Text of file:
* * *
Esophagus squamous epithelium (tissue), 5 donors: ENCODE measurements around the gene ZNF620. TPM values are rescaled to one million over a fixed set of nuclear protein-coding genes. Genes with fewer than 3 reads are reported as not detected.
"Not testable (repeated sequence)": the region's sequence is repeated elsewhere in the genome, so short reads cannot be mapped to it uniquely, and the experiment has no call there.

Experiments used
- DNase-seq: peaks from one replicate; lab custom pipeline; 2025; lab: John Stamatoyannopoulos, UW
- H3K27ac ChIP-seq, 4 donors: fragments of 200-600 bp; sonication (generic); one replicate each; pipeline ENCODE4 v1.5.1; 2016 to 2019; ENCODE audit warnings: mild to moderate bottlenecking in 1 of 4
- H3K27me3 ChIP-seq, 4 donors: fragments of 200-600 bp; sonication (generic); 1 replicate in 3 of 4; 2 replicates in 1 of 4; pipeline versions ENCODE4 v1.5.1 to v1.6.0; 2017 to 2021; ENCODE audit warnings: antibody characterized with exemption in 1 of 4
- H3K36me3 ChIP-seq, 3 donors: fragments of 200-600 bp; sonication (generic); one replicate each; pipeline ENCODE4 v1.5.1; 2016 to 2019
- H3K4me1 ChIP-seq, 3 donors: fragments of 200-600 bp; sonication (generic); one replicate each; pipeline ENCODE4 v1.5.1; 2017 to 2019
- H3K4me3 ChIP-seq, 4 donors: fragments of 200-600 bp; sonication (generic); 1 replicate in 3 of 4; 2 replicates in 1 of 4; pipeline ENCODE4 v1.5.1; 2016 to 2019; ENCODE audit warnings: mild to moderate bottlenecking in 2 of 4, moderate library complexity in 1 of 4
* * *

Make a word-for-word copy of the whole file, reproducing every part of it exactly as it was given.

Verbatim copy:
Esophagus squamous epithelium (tissue), 5 donors: ENCODE measurements around the gene ZNF620. TPM values are rescaled to one million over a fixed set of nuclear protein-coding genes. Genes with fewer than 3 reads are reported as not detected.
"Not testable (repeated sequence)": the region's sequence is repeated elsewhere in the genome, so short reads cannot be mapped to it uniquely, and the experiment has no call there.

Experiments used
- DNase-seq: peaks from one replicate; lab custom pipeline; 2025; lab: John Stamatoyannopoulos, UW
- H3K27ac ChIP-seq, 4 donors: fragments of 200-600 bp; sonication (generic); one replicate each; pipeline ENCODE4 v1.5.1; 2016 to 2019; ENCODE audit warnings: mild to moderate bottlenecking in 1 of 4
- H3K27me3 ChIP-seq, 4 donors: fragments of 200-600 bp; sonication (generic); 1 replicate in 3 of 4; 2 replicates in 1 of 4; pipeline versions ENCODE4 v1.5.1 to v1.6.0; 2017 to 2021; ENCODE audit warnings: antibody characterized with exemption in 1 of 4
- H3K36me3 ChIP-seq, 3 donors: fragments of 200-600 bp; sonication (generic); one replicate each; pipeline ENCODE4 v1.5.1; 2016 to 2019
- H3K4me1 ChIP-seq, 3 donors: fragments of 200-600 bp; sonication (generic); one replicate each; pipeline ENCODE4 v1.5.1; 2017 to 2019
- H3K4me3 ChIP-seq, 4 donors: fragments of 200-600 bp; sonication (generic); 1 replicate in 3 of 4; 2 replicates in 1 of 4; pipeline ENCODE4 v1.5.1; 2016 to 2019; ENCODE audit warnings: mild to moderate bottlenecking in 2 of 4, moderate library complexity in 1 of 4